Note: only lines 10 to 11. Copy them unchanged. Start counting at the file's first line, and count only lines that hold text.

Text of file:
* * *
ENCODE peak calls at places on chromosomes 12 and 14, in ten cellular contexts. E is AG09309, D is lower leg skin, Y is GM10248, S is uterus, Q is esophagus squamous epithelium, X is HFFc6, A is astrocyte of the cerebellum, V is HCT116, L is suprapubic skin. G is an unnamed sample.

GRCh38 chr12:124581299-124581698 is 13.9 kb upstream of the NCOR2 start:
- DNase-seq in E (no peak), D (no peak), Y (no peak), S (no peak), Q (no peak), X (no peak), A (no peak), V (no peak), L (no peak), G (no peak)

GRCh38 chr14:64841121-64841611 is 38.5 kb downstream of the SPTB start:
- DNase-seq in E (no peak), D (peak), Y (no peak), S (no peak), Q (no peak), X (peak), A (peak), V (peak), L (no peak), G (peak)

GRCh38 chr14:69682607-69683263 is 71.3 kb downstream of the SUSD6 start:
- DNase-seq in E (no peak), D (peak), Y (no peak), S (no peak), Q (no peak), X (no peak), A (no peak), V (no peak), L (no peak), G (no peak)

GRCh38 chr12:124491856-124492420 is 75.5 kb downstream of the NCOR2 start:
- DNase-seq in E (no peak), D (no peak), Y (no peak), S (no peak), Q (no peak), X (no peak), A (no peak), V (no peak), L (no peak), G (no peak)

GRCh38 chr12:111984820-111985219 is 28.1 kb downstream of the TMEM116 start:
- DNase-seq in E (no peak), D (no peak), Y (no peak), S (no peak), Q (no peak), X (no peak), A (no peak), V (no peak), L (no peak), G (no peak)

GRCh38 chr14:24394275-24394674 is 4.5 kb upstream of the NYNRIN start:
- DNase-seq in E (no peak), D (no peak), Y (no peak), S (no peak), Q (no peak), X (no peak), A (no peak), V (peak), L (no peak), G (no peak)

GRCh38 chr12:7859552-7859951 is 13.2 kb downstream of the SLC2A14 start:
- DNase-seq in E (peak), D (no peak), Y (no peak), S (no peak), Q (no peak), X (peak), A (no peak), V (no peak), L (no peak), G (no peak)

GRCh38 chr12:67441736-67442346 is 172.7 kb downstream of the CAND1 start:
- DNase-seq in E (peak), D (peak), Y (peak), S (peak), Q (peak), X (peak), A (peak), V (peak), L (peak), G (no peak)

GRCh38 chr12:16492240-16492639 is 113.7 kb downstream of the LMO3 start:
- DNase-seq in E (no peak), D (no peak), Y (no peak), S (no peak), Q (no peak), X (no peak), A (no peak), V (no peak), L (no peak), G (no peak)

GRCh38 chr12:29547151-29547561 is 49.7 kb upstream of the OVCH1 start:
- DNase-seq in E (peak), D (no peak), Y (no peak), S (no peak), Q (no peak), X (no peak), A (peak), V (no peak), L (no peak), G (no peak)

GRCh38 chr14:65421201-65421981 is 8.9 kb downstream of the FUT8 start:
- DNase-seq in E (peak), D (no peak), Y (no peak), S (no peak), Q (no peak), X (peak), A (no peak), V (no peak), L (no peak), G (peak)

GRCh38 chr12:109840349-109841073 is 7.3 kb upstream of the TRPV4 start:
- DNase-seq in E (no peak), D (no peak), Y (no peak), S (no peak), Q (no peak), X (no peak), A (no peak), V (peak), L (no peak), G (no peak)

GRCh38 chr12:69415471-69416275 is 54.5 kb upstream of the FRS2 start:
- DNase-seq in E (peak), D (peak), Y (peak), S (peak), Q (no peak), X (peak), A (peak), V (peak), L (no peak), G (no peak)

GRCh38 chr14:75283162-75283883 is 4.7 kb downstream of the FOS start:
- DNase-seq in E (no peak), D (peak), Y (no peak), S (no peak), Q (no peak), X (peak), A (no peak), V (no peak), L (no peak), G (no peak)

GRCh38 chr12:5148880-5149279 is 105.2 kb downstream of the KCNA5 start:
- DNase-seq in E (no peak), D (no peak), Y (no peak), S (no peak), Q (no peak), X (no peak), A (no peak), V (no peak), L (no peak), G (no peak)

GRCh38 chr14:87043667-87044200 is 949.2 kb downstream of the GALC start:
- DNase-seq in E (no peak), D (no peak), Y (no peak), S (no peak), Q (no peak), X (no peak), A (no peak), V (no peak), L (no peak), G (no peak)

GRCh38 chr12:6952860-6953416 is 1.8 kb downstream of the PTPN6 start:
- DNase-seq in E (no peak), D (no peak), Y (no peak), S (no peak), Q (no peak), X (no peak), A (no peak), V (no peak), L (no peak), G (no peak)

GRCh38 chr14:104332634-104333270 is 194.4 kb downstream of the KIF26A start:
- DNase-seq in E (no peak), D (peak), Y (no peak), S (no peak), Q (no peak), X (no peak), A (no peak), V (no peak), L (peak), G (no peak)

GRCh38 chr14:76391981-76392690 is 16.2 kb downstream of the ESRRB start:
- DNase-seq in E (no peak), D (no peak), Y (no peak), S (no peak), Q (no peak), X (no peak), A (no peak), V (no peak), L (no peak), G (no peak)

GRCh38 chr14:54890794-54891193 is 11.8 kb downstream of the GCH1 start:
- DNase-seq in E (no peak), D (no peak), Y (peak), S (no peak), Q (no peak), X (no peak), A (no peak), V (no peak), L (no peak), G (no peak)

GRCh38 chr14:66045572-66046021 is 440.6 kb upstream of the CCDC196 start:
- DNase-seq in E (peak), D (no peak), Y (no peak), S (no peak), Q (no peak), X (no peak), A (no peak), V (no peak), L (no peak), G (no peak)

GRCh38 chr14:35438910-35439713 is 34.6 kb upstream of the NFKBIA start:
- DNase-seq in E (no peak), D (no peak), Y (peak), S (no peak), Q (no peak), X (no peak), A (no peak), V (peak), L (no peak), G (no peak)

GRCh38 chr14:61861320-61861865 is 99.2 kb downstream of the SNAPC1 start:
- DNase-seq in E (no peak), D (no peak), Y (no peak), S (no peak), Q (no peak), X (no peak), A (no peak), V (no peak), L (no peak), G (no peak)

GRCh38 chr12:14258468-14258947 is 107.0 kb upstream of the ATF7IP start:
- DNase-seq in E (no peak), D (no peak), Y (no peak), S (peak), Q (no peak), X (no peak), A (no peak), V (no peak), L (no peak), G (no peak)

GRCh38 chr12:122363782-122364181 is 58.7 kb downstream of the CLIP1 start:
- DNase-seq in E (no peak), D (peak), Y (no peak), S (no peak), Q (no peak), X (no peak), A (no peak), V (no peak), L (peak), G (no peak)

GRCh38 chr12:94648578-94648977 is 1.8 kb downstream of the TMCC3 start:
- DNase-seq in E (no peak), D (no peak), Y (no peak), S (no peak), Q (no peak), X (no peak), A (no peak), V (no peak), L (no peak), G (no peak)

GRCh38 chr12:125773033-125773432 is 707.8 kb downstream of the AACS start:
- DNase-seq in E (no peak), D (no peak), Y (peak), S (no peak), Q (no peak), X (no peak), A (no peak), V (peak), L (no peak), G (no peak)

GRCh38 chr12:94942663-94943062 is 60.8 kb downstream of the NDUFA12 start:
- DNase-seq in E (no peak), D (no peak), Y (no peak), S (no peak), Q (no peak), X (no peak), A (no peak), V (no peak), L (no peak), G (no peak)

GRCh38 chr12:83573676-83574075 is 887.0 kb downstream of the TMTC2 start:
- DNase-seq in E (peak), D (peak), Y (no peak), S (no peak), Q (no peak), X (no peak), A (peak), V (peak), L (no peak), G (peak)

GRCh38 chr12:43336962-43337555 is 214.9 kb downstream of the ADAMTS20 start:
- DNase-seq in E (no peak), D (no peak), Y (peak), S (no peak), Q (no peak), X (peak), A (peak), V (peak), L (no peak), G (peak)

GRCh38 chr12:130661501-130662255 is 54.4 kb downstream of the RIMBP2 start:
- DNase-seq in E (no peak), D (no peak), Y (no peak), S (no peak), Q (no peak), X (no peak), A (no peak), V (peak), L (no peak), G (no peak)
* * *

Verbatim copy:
GRCh38 chr12:111984820-111985219 is 28.1 kb downstream of the TMEM116 start:
- DNase-seq in E (no peak), D (no peak), Y (no peak), S (no peak), Q (no peak), X (no peak), A (no peak), V (no peak), L (no peak), G (no peak)